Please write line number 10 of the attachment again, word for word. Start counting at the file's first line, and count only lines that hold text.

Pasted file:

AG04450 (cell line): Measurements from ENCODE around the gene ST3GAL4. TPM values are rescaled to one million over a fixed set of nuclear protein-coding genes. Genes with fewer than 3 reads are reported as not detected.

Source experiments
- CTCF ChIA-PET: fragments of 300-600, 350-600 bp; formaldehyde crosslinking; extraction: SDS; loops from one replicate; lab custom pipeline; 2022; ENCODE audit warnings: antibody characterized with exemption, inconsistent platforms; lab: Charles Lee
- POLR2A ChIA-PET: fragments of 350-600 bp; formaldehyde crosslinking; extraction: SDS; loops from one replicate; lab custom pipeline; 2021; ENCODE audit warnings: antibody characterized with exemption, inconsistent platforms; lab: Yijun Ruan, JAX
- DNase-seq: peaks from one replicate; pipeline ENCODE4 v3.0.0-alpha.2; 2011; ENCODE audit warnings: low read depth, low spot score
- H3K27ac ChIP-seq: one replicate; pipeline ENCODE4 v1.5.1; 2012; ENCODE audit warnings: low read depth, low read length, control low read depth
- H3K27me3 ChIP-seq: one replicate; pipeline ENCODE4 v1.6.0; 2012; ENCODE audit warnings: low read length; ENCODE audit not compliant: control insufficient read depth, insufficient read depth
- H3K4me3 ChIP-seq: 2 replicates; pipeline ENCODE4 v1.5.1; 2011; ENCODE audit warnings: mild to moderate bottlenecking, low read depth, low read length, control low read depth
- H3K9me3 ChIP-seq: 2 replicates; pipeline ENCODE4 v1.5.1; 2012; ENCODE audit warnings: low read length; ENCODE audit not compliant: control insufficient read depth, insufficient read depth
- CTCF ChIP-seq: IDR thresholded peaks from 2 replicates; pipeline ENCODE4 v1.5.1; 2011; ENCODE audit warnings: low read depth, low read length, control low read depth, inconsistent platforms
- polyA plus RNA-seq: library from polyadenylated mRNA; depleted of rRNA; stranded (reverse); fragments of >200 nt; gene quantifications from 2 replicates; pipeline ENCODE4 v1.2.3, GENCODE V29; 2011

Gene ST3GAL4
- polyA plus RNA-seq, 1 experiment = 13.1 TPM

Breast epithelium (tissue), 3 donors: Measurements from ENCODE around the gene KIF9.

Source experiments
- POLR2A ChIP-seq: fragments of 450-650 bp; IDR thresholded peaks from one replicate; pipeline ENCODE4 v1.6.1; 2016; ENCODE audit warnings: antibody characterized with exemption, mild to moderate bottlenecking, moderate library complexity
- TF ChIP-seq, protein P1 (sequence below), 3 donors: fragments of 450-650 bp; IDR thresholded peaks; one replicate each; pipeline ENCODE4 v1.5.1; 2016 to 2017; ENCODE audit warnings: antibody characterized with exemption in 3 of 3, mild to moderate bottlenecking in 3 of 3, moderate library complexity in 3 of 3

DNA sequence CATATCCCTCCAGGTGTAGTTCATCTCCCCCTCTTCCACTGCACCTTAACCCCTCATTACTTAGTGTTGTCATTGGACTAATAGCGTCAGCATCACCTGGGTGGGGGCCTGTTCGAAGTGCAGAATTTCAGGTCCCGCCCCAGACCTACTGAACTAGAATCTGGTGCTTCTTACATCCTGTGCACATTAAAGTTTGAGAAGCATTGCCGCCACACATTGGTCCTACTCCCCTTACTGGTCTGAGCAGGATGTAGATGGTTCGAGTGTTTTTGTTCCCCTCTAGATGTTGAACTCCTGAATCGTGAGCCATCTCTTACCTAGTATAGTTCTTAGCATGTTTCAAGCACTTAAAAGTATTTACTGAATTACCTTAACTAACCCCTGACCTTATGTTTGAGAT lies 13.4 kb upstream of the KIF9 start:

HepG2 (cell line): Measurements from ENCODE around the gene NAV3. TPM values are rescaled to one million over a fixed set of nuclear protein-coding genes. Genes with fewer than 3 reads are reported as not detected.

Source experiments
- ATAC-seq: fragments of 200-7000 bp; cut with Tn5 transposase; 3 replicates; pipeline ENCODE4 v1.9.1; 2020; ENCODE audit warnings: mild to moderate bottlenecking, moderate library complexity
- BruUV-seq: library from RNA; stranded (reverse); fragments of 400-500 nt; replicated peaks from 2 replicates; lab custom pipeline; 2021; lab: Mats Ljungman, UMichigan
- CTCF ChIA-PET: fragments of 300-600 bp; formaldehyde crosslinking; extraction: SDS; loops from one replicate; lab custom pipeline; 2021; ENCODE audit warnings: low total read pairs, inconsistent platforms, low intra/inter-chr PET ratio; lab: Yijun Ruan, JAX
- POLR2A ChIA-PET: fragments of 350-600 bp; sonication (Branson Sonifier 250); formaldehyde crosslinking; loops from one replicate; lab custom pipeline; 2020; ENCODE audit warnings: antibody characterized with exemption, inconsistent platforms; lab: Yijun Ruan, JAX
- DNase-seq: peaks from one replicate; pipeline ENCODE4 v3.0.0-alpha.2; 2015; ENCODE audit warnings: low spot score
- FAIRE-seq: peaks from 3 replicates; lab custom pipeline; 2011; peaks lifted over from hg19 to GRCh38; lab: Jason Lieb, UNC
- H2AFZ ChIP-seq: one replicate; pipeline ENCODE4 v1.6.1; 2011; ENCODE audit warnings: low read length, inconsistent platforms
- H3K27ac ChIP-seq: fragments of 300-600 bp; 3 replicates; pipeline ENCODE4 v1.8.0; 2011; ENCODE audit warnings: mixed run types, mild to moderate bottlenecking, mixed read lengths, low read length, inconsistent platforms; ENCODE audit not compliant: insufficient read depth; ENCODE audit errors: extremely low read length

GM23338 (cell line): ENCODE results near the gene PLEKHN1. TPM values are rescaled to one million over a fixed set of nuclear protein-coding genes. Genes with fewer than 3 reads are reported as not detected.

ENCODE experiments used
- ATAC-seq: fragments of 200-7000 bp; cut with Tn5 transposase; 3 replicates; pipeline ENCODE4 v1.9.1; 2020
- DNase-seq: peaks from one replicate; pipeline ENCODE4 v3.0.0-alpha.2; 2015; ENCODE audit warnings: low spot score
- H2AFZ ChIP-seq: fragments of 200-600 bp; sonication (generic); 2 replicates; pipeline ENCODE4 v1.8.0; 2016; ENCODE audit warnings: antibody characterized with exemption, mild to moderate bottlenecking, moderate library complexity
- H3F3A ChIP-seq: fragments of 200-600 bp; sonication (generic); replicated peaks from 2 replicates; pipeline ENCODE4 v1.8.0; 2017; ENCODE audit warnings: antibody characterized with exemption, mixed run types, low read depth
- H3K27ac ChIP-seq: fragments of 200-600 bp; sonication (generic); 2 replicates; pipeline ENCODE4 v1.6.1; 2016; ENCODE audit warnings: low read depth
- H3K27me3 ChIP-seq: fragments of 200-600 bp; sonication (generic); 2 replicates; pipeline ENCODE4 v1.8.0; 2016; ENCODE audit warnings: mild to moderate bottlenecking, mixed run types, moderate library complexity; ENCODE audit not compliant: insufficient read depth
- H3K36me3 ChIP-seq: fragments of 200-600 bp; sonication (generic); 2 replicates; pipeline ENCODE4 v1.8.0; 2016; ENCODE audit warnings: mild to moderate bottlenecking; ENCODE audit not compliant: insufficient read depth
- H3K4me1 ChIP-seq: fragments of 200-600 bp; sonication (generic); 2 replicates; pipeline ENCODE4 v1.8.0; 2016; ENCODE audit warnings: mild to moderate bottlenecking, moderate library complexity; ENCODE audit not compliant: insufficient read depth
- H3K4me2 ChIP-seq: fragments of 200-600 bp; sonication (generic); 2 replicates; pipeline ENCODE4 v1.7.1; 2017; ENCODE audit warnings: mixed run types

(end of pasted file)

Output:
- CTCF ChIP-seq: IDR thresholded peaks from 2 replicates; pipeline ENCODE4 v1.5.1; 2011; ENCODE audit warnings: low read depth, low read length, control low read depth, inconsistent platforms